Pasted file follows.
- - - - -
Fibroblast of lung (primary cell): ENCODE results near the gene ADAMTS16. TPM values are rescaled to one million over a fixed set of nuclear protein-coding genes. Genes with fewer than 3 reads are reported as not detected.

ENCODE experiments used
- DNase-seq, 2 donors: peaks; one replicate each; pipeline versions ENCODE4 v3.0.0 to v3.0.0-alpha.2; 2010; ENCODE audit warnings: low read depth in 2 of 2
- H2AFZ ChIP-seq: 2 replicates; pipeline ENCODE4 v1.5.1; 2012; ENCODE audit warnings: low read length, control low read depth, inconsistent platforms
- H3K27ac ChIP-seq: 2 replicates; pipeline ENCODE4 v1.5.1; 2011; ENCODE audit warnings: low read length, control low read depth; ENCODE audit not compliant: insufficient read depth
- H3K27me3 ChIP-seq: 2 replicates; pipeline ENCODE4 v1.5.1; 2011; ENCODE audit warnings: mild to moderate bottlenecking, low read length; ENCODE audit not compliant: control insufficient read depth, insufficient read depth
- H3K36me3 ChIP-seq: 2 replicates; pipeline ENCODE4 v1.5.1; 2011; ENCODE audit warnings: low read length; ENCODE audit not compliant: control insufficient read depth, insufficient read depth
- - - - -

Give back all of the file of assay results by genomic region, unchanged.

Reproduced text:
Fibroblast of lung (primary cell): ENCODE results near the gene ADAMTS16. TPM values are rescaled to one million over a fixed set of nuclear protein-coding genes. Genes with fewer than 3 reads are reported as not detected.

ENCODE experiments used
- DNase-seq, 2 donors: peaks; one replicate each; pipeline versions ENCODE4 v3.0.0 to v3.0.0-alpha.2; 2010; ENCODE audit warnings: low read depth in 2 of 2
- H2AFZ ChIP-seq: 2 replicates; pipeline ENCODE4 v1.5.1; 2012; ENCODE audit warnings: low read length, control low read depth, inconsistent platforms
- H3K27ac ChIP-seq: 2 replicates; pipeline ENCODE4 v1.5.1; 2011; ENCODE audit warnings: low read length, control low read depth; ENCODE audit not compliant: insufficient read depth
- H3K27me3 ChIP-seq: 2 replicates; pipeline ENCODE4 v1.5.1; 2011; ENCODE audit warnings: mild to moderate bottlenecking, low read length; ENCODE audit not compliant: control insufficient read depth, insufficient read depth
- H3K36me3 ChIP-seq: 2 replicates; pipeline ENCODE4 v1.5.1; 2011; ENCODE audit warnings: low read length; ENCODE audit not compliant: control insufficient read depth, insufficient read depth